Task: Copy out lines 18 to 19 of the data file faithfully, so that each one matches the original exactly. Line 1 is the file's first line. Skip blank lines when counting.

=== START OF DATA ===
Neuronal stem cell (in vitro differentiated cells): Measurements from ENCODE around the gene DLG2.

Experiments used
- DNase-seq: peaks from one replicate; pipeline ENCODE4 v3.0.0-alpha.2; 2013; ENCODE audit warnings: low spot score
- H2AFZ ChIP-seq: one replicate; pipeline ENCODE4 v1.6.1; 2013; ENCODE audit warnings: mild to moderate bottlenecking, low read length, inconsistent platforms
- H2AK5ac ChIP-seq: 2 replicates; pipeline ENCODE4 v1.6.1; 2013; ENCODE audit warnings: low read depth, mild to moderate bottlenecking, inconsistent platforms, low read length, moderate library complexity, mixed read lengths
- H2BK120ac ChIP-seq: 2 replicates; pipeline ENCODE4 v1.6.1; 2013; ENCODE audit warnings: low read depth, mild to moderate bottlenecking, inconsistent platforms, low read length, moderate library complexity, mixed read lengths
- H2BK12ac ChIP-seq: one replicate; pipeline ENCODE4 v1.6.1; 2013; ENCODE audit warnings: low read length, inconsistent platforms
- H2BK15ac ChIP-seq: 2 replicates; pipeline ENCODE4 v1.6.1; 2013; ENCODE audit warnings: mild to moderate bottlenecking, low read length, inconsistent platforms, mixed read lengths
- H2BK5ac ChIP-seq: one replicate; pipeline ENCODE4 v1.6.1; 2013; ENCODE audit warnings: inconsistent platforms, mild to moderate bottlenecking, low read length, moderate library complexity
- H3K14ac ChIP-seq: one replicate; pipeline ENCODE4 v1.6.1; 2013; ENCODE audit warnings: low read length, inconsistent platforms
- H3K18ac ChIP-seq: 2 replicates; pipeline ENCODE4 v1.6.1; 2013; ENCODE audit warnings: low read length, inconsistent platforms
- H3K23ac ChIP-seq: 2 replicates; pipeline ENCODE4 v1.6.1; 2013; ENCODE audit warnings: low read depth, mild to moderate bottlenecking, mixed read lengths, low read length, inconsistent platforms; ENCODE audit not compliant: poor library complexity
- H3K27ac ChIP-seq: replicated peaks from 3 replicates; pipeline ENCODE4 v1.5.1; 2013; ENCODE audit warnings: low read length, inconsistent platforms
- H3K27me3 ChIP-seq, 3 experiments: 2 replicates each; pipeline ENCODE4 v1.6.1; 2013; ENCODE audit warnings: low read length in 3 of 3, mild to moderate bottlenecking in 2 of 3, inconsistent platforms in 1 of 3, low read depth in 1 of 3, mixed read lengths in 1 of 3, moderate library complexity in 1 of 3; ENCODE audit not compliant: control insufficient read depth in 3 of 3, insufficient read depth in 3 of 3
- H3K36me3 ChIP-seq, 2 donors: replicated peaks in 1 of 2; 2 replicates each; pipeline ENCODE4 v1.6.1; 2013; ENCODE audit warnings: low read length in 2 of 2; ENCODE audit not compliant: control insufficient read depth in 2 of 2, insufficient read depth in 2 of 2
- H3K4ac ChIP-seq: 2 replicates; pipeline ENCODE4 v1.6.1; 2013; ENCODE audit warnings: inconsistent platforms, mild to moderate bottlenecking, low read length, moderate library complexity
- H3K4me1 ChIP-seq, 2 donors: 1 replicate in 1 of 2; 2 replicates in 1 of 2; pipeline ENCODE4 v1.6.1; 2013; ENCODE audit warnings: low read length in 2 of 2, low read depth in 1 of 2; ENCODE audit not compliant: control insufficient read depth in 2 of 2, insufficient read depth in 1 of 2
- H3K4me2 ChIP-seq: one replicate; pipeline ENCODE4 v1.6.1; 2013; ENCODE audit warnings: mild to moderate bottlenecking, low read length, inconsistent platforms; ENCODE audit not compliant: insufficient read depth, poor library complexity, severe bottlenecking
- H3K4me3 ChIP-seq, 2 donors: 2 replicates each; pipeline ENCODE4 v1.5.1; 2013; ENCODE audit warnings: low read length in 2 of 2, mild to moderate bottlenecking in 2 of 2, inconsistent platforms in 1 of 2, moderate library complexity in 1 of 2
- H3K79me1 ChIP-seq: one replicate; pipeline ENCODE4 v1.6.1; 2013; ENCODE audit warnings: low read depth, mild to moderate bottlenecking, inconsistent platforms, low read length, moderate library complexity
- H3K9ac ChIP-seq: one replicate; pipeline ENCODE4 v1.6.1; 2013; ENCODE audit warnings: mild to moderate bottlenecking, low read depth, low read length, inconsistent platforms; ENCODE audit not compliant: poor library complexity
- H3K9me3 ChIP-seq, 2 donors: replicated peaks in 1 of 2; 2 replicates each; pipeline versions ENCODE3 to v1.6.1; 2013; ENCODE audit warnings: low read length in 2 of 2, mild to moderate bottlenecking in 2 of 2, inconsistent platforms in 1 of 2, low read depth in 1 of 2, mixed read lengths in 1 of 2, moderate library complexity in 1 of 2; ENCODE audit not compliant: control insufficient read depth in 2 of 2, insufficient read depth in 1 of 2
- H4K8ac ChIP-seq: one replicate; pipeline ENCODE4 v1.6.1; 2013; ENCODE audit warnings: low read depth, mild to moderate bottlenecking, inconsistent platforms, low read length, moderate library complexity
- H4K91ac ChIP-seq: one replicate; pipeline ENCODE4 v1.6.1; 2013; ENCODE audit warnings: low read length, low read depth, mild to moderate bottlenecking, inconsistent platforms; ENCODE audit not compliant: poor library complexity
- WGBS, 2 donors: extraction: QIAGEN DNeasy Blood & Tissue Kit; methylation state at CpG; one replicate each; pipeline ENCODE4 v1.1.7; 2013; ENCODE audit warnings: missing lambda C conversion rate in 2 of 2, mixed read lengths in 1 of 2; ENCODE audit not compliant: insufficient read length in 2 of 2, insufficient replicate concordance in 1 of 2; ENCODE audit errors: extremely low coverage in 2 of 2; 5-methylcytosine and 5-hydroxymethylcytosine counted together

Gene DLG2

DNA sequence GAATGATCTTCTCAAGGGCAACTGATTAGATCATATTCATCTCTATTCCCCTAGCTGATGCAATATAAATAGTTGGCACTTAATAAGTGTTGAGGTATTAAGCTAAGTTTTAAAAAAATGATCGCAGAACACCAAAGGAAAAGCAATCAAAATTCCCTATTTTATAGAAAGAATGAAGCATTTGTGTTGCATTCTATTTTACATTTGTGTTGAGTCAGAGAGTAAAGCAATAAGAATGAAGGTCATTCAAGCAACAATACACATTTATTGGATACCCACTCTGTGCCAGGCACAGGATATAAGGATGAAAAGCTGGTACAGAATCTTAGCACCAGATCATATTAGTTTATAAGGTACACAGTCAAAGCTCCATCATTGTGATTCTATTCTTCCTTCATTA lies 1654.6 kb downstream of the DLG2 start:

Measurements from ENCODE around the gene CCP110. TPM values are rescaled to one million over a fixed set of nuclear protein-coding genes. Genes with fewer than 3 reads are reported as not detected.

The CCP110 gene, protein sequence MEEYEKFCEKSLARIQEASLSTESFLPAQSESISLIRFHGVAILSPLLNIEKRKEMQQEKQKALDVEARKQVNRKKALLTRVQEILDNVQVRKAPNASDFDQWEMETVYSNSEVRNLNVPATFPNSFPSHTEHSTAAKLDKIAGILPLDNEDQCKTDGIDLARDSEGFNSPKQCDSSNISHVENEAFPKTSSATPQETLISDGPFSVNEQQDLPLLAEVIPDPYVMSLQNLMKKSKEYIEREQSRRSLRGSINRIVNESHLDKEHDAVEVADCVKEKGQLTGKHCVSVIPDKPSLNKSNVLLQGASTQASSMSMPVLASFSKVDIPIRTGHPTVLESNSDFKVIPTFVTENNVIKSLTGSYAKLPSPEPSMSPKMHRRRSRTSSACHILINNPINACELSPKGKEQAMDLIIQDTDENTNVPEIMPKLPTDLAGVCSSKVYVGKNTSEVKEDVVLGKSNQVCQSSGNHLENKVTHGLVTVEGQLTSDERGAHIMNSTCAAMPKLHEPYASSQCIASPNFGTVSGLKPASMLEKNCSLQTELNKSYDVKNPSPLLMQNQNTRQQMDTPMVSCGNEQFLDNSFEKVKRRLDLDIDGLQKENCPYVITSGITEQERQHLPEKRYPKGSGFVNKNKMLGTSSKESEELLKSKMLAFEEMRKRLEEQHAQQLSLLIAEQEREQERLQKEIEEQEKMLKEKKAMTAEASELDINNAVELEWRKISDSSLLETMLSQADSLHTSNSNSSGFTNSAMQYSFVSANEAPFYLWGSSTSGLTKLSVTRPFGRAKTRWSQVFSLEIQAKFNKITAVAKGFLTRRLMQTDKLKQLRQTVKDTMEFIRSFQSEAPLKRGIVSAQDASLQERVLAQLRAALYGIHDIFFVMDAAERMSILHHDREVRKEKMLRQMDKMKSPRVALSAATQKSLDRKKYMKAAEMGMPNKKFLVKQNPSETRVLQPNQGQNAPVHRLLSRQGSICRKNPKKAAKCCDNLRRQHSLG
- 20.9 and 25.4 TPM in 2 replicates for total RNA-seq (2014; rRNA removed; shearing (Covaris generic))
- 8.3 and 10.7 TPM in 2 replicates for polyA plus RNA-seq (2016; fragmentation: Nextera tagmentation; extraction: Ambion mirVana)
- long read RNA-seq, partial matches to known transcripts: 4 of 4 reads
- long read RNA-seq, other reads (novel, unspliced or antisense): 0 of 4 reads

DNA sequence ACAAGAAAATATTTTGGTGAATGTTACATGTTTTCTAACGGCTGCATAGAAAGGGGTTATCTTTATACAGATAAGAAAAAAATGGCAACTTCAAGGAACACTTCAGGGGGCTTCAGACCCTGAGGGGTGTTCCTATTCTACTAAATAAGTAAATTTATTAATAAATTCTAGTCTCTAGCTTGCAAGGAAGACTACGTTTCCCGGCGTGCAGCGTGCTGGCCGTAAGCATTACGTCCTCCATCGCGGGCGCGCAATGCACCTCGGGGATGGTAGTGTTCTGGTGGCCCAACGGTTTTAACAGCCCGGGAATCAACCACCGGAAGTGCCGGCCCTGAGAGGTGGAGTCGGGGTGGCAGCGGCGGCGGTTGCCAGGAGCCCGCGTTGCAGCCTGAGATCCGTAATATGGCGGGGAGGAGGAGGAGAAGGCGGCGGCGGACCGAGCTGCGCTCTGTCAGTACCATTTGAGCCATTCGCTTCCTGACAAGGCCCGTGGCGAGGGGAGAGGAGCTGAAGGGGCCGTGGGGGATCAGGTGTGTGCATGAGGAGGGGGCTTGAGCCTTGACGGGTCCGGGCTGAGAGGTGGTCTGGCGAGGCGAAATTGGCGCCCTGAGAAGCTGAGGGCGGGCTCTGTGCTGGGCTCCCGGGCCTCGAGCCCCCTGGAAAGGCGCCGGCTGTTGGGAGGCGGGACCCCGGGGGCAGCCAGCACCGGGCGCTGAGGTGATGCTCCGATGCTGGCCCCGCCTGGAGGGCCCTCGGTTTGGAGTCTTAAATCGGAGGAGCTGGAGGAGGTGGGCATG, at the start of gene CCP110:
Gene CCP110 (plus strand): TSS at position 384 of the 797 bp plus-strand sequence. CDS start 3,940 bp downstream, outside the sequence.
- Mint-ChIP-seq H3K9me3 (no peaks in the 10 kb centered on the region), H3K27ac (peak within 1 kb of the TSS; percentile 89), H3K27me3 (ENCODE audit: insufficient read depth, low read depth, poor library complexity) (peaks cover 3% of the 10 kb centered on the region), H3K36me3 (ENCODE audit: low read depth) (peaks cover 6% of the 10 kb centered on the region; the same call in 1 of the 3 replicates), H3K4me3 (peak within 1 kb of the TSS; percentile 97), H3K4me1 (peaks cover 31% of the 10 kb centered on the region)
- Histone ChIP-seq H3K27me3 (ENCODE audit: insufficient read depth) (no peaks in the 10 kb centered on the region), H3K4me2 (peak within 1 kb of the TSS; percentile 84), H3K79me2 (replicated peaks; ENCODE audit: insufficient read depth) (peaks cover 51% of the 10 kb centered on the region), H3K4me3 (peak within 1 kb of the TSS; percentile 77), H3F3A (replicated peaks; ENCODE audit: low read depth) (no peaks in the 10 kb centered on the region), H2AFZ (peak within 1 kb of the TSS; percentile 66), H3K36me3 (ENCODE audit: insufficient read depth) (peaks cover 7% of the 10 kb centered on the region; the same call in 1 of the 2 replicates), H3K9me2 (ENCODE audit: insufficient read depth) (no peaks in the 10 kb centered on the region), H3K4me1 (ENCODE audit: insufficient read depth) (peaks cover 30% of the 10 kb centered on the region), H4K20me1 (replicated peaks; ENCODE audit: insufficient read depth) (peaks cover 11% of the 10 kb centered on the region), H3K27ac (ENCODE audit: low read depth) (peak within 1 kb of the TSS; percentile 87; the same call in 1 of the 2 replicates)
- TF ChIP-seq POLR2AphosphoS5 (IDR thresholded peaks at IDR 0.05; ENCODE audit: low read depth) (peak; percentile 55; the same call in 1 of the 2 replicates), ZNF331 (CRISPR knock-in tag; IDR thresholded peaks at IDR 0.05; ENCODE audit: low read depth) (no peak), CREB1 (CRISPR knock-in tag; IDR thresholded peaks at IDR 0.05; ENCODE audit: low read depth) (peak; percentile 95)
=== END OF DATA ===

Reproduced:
- H3K4me2 ChIP-seq: one replicate; pipeline ENCODE4 v1.6.1; 2013; ENCODE audit warnings: mild to moderate bottlenecking, low read length, inconsistent platforms; ENCODE audit not compliant: insufficient read depth, poor library complexity, severe bottlenecking
- H3K4me3 ChIP-seq, 2 donors: 2 replicates each; pipeline ENCODE4 v1.5.1; 2013; ENCODE audit warnings: low read length in 2 of 2, mild to moderate bottlenecking in 2 of 2, inconsistent platforms in 1 of 2, moderate library complexity in 1 of 2